|Received:||8/28/2007 6:33:08 PM|
|Organization:||Trusmark National Bank|
|Agency:||Federal Trade Commission|
|Rule:||Private Sector Use of SSNs|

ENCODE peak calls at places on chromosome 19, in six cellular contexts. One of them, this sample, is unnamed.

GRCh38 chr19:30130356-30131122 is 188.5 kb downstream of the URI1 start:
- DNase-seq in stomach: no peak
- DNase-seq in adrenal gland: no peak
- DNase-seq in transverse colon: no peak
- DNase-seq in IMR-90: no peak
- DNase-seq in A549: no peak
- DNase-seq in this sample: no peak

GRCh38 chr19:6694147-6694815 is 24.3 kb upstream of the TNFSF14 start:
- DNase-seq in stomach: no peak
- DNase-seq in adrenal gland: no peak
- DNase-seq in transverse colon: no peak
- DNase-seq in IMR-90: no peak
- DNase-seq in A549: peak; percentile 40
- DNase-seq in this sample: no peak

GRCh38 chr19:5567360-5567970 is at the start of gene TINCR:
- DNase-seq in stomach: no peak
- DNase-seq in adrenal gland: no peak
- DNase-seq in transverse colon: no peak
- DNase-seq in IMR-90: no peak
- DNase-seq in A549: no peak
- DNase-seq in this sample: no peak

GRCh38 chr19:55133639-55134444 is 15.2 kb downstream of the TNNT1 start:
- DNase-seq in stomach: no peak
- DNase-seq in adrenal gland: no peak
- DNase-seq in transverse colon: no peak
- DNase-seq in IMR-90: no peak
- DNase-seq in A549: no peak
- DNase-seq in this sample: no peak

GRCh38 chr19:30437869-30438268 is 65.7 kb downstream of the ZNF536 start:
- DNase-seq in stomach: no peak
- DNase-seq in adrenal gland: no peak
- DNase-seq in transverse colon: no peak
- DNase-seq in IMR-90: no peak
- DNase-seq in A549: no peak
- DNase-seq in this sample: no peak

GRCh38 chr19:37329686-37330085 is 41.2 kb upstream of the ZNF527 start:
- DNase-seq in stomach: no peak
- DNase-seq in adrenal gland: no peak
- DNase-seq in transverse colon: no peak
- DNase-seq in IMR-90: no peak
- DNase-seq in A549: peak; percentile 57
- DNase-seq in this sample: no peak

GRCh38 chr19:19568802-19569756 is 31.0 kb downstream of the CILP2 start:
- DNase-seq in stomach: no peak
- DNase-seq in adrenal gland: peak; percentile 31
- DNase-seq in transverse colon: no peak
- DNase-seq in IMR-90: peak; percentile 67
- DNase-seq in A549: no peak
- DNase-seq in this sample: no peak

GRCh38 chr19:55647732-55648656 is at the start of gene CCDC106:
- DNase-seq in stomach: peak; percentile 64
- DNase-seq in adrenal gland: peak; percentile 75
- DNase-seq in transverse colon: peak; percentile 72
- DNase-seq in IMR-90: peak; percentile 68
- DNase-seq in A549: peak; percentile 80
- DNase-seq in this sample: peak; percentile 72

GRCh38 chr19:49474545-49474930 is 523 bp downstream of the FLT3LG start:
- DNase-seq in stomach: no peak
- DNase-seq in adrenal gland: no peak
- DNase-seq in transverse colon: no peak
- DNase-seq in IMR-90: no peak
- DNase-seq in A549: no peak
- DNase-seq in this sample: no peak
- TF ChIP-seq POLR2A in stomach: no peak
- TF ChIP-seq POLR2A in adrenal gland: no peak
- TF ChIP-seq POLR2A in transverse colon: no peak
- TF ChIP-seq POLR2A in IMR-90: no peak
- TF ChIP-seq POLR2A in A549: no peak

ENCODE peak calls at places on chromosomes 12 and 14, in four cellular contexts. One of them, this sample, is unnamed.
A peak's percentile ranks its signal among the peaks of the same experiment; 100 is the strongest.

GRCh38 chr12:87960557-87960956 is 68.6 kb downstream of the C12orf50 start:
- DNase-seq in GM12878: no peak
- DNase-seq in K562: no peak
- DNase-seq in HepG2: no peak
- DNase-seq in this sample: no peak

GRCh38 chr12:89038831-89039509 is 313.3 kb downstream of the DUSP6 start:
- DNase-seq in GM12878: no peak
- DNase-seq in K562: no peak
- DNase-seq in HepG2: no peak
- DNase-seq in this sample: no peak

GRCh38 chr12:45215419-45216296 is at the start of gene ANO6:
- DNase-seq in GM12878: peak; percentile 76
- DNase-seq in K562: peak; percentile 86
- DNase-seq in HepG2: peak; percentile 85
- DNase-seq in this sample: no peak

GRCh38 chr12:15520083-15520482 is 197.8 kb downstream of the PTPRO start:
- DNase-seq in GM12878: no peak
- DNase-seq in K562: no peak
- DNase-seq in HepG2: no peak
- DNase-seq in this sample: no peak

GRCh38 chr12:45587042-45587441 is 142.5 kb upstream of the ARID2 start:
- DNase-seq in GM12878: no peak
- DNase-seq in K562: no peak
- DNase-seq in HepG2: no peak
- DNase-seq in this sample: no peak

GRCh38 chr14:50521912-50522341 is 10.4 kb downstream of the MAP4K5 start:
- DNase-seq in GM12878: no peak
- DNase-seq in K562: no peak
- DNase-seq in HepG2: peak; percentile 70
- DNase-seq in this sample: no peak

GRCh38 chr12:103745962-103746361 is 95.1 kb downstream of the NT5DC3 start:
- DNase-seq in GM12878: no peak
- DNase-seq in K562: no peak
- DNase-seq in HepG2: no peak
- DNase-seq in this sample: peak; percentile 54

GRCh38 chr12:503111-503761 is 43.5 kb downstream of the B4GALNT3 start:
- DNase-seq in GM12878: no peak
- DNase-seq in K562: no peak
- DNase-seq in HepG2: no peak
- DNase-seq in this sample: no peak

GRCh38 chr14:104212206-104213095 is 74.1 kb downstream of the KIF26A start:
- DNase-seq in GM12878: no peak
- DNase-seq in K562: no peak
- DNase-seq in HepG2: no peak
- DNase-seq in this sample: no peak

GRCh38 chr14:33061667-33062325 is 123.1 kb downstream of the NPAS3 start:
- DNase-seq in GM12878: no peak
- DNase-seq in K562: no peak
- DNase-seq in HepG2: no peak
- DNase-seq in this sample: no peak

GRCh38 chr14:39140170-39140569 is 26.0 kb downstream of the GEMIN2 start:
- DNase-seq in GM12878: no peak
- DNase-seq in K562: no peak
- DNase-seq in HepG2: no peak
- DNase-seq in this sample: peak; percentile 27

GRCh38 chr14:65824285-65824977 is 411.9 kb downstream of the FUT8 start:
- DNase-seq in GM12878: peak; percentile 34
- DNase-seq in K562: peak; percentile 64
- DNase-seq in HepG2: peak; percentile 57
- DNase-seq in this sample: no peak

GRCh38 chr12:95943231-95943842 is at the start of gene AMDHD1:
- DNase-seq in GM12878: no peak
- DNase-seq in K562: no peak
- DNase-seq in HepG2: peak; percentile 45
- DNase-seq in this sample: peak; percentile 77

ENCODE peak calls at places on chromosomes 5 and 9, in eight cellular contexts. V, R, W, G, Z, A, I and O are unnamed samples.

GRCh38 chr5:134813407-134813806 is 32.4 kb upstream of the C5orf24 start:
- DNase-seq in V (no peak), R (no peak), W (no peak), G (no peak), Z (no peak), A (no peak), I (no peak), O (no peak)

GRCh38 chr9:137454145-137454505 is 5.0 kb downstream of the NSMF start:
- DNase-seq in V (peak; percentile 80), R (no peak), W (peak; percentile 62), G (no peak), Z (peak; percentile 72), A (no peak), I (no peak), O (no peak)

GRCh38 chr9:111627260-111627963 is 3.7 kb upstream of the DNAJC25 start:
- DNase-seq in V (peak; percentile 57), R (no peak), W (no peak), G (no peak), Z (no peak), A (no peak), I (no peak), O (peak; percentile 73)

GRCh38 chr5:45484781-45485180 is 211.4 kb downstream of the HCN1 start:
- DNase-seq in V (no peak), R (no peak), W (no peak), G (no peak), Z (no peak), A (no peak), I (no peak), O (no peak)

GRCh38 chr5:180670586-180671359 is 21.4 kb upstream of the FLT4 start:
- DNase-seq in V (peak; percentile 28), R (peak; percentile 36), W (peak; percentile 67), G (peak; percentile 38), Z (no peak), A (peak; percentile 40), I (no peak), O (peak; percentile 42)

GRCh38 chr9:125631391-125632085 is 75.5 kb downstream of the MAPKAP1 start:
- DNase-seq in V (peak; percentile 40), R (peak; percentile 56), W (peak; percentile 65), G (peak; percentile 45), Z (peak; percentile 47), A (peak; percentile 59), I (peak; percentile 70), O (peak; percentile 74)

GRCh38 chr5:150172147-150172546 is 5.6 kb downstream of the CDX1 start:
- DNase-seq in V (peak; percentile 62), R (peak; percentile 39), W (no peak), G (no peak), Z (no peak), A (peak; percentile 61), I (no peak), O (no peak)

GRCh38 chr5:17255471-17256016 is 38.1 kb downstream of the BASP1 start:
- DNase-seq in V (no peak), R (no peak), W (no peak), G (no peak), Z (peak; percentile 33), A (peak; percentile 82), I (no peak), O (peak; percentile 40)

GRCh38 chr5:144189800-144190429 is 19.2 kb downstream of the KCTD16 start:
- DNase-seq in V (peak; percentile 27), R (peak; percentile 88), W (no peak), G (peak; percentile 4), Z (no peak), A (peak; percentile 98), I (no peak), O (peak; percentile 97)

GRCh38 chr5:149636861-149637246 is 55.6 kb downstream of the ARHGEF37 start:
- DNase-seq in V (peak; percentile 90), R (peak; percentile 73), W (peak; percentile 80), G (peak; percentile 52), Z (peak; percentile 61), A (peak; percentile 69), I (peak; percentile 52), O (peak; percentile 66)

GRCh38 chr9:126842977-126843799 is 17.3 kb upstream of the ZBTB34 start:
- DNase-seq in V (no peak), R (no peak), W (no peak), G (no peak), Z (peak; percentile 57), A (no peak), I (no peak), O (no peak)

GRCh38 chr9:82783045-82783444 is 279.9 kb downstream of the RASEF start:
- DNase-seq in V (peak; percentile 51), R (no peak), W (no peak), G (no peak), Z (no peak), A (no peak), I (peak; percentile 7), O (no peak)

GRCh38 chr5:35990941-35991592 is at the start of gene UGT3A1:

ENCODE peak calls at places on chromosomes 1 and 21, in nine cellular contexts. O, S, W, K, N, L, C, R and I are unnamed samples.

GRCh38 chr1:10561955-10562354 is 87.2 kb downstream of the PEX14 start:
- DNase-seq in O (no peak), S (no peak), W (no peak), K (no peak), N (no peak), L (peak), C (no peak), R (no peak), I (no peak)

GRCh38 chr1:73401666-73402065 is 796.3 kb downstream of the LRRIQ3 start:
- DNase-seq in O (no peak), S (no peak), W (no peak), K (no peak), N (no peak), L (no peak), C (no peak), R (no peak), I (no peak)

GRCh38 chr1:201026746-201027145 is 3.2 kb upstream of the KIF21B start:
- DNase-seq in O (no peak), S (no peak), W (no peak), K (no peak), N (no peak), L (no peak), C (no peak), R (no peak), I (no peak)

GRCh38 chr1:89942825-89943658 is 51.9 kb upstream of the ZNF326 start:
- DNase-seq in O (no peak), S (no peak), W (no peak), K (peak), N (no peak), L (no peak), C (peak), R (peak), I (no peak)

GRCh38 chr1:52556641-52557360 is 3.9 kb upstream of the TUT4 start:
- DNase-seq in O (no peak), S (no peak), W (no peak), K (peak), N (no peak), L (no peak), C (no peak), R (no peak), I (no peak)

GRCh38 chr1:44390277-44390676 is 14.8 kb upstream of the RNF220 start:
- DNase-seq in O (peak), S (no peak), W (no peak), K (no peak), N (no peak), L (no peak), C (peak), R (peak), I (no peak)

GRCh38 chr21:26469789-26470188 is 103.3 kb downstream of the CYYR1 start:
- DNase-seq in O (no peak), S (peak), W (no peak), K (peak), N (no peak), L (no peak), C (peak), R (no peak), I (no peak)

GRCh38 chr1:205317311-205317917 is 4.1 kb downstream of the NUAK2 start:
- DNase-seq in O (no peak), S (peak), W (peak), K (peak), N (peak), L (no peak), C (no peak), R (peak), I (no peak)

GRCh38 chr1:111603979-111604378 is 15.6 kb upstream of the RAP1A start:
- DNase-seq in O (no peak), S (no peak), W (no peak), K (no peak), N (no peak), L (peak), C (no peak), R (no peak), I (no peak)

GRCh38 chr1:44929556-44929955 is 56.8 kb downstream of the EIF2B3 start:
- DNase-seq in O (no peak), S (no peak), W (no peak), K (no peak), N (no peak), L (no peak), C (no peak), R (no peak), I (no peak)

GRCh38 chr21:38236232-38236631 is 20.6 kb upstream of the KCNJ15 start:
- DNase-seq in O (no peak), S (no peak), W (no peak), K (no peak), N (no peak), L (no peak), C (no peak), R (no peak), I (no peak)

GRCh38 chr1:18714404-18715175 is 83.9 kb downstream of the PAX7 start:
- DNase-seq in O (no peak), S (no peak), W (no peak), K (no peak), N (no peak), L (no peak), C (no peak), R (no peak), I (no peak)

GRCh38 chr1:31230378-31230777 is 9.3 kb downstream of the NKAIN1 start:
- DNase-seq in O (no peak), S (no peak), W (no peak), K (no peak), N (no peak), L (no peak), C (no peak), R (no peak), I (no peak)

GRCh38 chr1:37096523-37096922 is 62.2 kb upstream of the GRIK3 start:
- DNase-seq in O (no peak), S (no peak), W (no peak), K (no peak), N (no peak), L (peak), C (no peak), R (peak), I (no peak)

Comments:Current Collection and Uses of the SSN Financial institutions collect SSNs for Trust, Human Resource, Insurance Benefits, Payroll, IRS, W-2, year-end reporting, deposit accounts (CIP), required government reporting, applicants, and credit checks. The life cycle varies depending upon the application and retention requirement. Government mandates definitely drive the private sector's use of the SSN. Alternatives are available in certain situations, i.e. employee number rather than SSN. It seems that a personl PIN derived from an algorythm might be an alternative. When it comes to identifying customers, the SSN is currently the only identifier used across all lines of businesses. ROLE OF SSN AS AUTHENTICATOR All current applications (HR, Loans, Deposits, Trust, etc.) use the SSN as an authenticator. Until government moves away from the SSN as an Authenticator, financial institutions must continue to use the SSN. THE SSN AS AN INTERNAL IDENTIFIER The cost to move away from the SSN as an internal identifier would involve technology, training, and manpower costs. The barriers preventing financial institutions from moving away from using the SSN involve, federal and state regulations,technology challenges, and credit bureau reporting. ROLE OF SSN IN FRAUD PREVENTION In current fraud prevention, the social security is a key indentifier. It is required for verifications of loan and deposit accounts. Because of existing requirements, no alternatives to the SSN is available for efforts in fraud prevention.. If the use of the SSN was restricted, the ramifications for fraud prevention would be increased difficulty unless alternatives are provided. A restricted use of the SSN would make fraud prevention become more difficult since it is currently used as an important tool. THE ROLS OF SSN IN IDENTITY THEFT Thieves obtain SSNs by theft, hacking, phishing, camera phones. Thieves definitely exploit internal printed documents, crimes committed by "insiders", unofficial access to certain departments, etc. Once theives obtain SSNs they use them to commit identity theft by obtaining new credit accounts, medical benefits, opening deposit accounts, retrieval birth certificates, and updating credit bureau information. Where alternatives to the SSN are available, we feel that no additional risks are presented.